Genre : Top down/ Action Platformer
Publisher: Gremlin Graphics
Developers: Sean Hollingworth, Marcos Druroe, Peter Harrap and Chris Kerry
In the mid-eighties, ball-based puzzle games were all the rage on 8-bit machines and Bounder was a classic in the genre. Audiences of Marble Madness and Trailblazer were thrilled by this smooth scrolling platformer featuring a lovable Tennis Ball. Controlling a Tennis Ball is a fairly unique character choice on the part of Gremlin Graphics but the ingenuity didn’t end there.
Bounder could be considered a platforming adventure with a difference. The game was viewed from a top-down perspective. The idea of the game was to guide the forever bouncing ball through the level avoiding a series of obstacles.
These obstacles presented themselves along a pathway of hexagonal paving stones which forever scrolled down the screen. Featuring an incredible 174 screens split into ten levels, this was an addictive and at times challenging 8-bit title. The general rule of survival was to avoid anything which was moving and heading your way and to just stick to the hexagonal tiles.
Obstacles to avoid included piles of jagged rocks, sone walls (which had to be bounced around) and scary shards of glass (no doubt left my some scummy yoofs drinking in the screet) which punctured your little round ball of happiness. There were also the evil Binoculoids which zoomed in trying to knock you off course and the evil (but wonderfully named) Chomper Domes attempting to block your progression.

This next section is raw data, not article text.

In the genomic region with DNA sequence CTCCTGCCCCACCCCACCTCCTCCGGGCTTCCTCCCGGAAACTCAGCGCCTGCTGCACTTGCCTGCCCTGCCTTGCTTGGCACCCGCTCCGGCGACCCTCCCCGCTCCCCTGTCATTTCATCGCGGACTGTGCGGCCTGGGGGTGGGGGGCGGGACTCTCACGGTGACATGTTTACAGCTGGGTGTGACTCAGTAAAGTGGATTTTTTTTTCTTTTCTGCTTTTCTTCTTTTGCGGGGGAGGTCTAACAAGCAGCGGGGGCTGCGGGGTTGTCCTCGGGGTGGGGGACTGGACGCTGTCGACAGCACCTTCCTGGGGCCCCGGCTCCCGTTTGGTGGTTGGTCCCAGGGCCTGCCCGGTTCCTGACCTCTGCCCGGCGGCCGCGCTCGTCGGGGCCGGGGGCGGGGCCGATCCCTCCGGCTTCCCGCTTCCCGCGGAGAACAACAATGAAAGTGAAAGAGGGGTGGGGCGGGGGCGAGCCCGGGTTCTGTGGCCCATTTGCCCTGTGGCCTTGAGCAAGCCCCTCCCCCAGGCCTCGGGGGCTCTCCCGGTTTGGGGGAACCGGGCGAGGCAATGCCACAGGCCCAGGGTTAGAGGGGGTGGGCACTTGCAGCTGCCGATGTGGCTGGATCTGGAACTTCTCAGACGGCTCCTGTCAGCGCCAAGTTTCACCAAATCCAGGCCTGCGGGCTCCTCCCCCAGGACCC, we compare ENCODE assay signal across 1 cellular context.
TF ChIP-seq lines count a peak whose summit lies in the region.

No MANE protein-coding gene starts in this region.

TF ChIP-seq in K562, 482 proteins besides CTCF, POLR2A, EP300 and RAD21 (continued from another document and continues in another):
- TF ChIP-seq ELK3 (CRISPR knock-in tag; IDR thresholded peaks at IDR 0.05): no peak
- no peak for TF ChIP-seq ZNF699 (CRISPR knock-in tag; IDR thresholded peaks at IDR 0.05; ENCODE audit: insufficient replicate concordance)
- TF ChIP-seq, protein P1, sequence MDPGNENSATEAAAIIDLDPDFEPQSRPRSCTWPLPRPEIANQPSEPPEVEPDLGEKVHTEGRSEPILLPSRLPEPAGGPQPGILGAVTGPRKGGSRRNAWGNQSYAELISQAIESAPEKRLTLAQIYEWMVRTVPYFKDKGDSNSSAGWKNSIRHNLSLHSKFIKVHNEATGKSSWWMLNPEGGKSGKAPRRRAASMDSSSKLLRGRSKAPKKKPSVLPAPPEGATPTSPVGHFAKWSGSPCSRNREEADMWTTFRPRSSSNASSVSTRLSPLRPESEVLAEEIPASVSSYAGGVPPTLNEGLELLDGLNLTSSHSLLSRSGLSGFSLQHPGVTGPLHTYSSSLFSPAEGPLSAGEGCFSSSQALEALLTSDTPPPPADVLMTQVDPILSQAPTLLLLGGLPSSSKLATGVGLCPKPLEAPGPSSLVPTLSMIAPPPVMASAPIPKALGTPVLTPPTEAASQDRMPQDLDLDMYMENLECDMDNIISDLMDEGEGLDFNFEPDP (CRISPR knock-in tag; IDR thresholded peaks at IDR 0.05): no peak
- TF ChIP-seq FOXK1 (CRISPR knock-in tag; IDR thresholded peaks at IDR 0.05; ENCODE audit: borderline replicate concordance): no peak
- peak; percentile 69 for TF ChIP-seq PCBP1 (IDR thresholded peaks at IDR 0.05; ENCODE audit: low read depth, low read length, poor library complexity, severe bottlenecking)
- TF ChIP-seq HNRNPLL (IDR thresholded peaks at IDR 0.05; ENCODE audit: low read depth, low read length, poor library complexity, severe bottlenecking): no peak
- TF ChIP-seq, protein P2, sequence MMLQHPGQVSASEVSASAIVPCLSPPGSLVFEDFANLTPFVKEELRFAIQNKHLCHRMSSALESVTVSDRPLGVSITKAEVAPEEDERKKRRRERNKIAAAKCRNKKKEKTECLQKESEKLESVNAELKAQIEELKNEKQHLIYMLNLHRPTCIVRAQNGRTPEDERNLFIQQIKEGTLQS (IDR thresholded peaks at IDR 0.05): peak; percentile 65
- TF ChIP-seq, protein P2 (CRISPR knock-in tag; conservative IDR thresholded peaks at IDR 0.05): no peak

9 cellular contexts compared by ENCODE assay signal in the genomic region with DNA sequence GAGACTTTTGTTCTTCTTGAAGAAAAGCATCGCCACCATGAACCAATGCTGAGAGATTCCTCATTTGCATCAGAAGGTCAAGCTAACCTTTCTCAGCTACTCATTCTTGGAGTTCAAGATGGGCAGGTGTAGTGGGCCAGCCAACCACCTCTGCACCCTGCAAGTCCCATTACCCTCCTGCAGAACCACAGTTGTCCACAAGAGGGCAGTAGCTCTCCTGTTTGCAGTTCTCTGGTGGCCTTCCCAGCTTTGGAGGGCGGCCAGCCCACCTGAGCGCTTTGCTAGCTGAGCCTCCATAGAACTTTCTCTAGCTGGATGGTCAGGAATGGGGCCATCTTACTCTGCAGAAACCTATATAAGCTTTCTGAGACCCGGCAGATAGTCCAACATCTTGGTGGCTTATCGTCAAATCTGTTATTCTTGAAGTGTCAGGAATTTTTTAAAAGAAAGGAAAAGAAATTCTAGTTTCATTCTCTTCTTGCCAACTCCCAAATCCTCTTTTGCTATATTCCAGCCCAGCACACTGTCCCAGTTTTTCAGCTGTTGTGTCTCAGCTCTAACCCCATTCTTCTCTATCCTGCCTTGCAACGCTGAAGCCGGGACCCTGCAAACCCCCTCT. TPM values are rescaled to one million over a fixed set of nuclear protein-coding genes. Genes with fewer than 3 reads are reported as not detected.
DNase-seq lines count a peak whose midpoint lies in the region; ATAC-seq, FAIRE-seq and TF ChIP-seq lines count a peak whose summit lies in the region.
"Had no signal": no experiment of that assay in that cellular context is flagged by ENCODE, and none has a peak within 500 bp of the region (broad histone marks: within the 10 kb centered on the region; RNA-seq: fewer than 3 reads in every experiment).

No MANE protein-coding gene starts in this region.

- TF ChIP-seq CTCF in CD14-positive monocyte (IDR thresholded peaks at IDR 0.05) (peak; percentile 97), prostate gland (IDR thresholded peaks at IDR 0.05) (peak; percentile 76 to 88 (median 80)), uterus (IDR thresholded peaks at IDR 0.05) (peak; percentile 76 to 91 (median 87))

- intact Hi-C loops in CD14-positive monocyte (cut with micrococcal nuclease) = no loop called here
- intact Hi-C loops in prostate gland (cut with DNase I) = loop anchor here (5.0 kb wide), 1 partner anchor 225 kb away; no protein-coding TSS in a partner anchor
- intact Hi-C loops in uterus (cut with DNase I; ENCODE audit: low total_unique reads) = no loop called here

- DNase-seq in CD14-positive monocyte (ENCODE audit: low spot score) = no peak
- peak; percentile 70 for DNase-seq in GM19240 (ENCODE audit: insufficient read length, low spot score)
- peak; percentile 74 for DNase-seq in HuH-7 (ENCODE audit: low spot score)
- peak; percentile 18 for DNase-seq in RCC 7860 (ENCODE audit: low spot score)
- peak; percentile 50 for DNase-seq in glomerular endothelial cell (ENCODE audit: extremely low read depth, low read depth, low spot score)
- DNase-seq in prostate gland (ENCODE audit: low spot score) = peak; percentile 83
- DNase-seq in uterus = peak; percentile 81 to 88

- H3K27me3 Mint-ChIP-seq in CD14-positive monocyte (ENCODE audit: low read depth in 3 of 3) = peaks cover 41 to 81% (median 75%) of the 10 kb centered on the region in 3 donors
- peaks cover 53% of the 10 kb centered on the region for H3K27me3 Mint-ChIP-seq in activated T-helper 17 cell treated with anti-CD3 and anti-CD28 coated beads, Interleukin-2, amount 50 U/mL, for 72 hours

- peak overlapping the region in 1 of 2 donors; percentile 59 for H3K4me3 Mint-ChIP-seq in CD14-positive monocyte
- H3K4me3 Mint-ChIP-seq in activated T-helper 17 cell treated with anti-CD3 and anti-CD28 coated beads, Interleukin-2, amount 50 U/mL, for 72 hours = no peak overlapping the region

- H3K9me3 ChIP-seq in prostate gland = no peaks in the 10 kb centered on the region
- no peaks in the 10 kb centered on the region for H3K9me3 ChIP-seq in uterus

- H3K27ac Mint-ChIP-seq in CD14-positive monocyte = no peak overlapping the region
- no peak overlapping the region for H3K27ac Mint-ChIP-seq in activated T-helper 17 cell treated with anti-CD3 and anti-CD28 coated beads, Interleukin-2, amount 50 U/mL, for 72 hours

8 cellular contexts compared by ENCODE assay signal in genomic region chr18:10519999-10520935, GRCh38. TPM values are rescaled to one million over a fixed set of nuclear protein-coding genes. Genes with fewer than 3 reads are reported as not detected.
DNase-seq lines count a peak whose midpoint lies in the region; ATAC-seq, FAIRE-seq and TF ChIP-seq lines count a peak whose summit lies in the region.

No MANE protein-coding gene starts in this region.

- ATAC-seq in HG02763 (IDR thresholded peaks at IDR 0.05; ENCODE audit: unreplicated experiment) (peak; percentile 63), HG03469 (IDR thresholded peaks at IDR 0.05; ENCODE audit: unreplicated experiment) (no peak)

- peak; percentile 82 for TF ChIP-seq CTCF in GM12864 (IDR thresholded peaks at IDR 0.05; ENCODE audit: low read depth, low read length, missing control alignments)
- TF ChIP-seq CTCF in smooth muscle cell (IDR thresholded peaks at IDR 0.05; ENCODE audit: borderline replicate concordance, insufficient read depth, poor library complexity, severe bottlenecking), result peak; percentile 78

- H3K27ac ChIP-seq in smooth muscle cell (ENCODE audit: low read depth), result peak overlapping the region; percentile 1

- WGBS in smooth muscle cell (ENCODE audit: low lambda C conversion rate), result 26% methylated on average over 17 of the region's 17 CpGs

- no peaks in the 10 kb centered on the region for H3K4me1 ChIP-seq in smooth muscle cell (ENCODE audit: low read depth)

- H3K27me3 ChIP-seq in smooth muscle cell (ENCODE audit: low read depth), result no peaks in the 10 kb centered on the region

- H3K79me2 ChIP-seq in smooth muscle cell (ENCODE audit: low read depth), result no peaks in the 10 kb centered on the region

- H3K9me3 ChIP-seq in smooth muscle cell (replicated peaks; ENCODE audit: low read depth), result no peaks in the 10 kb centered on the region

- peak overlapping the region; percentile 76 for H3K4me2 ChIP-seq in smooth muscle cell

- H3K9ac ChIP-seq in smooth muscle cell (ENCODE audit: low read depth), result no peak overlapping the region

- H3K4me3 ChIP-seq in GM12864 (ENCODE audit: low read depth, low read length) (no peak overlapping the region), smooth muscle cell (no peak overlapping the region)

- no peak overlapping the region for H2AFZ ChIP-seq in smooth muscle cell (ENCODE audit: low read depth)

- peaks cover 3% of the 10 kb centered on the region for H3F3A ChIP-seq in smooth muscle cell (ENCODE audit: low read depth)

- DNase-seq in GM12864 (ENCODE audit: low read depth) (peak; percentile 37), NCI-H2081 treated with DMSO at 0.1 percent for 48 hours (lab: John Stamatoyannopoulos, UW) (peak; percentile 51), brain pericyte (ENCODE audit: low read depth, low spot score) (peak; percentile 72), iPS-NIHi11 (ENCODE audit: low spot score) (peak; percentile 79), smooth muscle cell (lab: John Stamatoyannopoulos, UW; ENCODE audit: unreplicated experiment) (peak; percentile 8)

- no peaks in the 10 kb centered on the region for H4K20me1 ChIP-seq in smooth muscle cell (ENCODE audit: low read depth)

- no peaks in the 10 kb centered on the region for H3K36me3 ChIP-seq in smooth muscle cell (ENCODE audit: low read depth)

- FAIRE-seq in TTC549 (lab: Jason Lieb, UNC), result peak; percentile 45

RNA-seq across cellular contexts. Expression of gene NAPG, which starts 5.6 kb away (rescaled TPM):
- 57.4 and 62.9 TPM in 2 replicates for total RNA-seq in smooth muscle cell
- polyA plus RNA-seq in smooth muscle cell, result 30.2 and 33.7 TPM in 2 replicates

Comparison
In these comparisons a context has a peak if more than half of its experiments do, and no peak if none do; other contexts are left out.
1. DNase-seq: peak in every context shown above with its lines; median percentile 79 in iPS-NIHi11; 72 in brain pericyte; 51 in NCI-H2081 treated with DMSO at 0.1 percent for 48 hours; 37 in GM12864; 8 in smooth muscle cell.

The player had a stack of seven tennis balls with which to attempt to complete the game. Every time you strayed off the pathway or knocked into one of the nasties a life (or tennis ball) was taken away. All was not all doom and gloom however, as with most classic arcade titles, help could be obtained from power-ups.
Landing on a square with an arrow symbol on it gave you a supercharged bound – this was twice as powerful as an ordinary bounce and came in handy. There were teleport squares which could assist you in avoid some nasties ahead and mysterious squares marked with a question mark which contained a surprise. Landing on these might provide a welcome extra life… or something… nasty.
Once you reached the end of a level, your ball was shot through a goal mouth and you were taken to a bonus screen. This screen was full of the ‘mystery squares’ and each one held a hidden number of bonus points. You had a limited amount of bounces on this screen so it was important to use them wisely in order to gain optimal points.
This is a fantastic title and rightly still regarded as a classic today. It takes a few goes to get used to the gameplay mechanics but once you do, you will be hooked. Impressive scrolling and tight level design make this a must play!